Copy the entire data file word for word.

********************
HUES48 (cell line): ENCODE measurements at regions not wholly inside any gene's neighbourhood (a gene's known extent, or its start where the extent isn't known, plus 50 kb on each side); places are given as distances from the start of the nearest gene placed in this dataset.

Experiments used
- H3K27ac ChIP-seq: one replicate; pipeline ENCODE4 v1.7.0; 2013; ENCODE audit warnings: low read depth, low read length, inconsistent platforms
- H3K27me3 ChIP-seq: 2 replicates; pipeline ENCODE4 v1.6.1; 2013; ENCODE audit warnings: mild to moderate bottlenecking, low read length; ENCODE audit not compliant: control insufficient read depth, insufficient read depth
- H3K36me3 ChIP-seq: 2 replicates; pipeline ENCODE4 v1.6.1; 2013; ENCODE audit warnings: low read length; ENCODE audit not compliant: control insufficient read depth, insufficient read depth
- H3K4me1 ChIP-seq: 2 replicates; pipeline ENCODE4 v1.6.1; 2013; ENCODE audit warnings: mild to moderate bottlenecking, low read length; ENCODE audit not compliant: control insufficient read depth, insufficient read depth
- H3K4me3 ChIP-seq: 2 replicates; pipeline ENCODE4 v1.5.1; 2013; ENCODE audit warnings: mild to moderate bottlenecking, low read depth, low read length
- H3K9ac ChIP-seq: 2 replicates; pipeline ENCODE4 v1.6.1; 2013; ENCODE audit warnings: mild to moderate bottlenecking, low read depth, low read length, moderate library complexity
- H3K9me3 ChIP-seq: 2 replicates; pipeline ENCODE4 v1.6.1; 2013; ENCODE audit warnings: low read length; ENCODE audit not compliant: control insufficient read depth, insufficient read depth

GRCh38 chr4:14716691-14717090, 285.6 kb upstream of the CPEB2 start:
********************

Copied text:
HUES48 (cell line): ENCODE measurements at regions not wholly inside any gene's neighbourhood (a gene's known extent, or its start where the extent isn't known, plus 50 kb on each side); places are given as distances from the start of the nearest gene placed in this dataset.

Experiments used
- H3K27ac ChIP-seq: one replicate; pipeline ENCODE4 v1.7.0; 2013; ENCODE audit warnings: low read depth, low read length, inconsistent platforms
- H3K27me3 ChIP-seq: 2 replicates; pipeline ENCODE4 v1.6.1; 2013; ENCODE audit warnings: mild to moderate bottlenecking, low read length; ENCODE audit not compliant: control insufficient read depth, insufficient read depth
- H3K36me3 ChIP-seq: 2 replicates; pipeline ENCODE4 v1.6.1; 2013; ENCODE audit warnings: low read length; ENCODE audit not compliant: control insufficient read depth, insufficient read depth
- H3K4me1 ChIP-seq: 2 replicates; pipeline ENCODE4 v1.6.1; 2013; ENCODE audit warnings: mild to moderate bottlenecking, low read length; ENCODE audit not compliant: control insufficient read depth, insufficient read depth
- H3K4me3 ChIP-seq: 2 replicates; pipeline ENCODE4 v1.5.1; 2013; ENCODE audit warnings: mild to moderate bottlenecking, low read depth, low read length
- H3K9ac ChIP-seq: 2 replicates; pipeline ENCODE4 v1.6.1; 2013; ENCODE audit warnings: mild to moderate bottlenecking, low read depth, low read length, moderate library complexity
- H3K9me3 ChIP-seq: 2 replicates; pipeline ENCODE4 v1.6.1; 2013; ENCODE audit warnings: low read length; ENCODE audit not compliant: control insufficient read depth, insufficient read depth

GRCh38 chr4:14716691-14717090, 285.6 kb upstream of the CPEB2 start: